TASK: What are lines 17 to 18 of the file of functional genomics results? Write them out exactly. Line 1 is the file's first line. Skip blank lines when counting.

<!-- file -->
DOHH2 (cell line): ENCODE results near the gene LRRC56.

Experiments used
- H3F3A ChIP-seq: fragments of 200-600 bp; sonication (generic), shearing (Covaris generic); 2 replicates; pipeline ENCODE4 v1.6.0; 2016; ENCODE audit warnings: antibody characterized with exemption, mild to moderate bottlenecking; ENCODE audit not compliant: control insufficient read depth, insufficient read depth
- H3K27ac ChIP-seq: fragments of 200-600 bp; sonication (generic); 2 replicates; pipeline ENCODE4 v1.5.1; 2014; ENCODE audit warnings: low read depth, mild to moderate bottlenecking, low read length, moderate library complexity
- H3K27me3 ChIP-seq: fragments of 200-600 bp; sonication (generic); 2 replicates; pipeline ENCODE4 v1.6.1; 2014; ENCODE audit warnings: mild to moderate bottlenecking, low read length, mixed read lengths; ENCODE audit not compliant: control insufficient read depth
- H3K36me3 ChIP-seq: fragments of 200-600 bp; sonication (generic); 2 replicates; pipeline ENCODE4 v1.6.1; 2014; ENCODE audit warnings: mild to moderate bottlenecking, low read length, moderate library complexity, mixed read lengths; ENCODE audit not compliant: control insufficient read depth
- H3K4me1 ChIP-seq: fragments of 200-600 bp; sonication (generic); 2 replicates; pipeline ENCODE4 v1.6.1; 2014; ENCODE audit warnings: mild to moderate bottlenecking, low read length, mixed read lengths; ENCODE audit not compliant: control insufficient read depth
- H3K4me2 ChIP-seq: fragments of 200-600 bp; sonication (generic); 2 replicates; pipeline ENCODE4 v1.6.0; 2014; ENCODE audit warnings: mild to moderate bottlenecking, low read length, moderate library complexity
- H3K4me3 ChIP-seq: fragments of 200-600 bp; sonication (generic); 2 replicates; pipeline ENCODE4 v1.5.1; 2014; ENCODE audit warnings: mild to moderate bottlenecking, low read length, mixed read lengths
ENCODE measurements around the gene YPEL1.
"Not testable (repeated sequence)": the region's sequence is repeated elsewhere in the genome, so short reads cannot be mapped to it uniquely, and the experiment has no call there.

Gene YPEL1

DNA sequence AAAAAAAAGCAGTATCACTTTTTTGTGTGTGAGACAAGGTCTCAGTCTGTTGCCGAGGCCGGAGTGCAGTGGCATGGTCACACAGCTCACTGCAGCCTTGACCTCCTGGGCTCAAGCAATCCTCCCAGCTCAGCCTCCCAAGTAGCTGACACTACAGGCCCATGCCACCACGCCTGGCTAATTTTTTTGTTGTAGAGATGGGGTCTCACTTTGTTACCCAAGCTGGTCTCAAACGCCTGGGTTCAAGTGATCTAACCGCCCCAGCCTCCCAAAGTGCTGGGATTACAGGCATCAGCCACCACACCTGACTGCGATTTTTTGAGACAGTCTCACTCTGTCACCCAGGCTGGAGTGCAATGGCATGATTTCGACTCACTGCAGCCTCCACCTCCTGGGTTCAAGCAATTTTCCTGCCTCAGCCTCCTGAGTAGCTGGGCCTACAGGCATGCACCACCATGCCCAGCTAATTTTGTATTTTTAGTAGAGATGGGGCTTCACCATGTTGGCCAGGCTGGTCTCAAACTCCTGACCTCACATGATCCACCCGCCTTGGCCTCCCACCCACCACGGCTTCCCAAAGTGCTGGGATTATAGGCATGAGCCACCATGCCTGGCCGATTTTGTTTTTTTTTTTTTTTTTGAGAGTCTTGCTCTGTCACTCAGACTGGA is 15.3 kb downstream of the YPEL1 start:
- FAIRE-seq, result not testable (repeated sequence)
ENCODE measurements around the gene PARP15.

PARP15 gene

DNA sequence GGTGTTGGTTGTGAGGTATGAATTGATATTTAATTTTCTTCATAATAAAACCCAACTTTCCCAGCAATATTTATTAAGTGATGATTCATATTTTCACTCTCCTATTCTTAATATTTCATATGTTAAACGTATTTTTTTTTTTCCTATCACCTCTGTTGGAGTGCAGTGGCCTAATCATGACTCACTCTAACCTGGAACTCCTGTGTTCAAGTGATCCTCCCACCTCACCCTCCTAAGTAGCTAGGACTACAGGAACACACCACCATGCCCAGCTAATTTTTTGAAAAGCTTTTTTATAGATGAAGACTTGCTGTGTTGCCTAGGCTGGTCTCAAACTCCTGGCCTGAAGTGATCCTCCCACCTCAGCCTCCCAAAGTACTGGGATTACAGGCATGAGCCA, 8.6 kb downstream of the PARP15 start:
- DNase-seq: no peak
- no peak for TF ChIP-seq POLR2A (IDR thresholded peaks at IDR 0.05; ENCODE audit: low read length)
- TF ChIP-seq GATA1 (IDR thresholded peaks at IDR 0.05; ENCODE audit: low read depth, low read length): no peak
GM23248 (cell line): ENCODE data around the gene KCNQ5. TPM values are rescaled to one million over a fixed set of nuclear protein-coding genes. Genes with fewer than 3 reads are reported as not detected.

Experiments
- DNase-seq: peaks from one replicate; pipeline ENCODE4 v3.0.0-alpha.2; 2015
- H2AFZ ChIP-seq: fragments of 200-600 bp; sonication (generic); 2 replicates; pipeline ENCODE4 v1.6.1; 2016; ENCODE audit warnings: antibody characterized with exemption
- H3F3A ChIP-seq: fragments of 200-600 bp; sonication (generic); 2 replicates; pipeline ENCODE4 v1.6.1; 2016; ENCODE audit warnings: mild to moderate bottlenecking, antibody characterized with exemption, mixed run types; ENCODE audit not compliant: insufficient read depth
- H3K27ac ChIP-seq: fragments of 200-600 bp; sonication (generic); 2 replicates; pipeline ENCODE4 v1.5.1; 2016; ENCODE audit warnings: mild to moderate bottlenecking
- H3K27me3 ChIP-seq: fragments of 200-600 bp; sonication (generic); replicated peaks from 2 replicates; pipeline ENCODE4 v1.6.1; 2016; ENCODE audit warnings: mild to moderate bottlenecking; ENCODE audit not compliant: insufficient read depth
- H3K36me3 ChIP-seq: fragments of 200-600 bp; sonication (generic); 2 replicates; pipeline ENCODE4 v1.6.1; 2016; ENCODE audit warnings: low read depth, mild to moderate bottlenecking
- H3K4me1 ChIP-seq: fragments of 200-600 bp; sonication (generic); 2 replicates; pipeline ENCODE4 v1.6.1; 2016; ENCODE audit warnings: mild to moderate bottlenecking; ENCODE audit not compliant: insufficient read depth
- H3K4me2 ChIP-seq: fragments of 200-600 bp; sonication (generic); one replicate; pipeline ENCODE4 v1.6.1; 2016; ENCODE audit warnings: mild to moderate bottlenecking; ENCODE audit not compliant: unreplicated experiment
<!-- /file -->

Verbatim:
DNA sequence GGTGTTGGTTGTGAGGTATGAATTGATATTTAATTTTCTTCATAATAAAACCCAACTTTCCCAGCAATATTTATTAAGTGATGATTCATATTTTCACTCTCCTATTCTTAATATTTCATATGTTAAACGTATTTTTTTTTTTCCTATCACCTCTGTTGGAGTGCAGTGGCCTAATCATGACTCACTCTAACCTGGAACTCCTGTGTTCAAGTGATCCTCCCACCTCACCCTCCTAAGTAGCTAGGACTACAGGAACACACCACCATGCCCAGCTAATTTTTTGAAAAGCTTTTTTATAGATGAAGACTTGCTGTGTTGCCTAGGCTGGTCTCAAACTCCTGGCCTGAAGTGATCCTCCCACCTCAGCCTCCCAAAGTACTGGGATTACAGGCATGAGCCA, 8.6 kb downstream of the PARP15 start:
- DNase-seq: no peak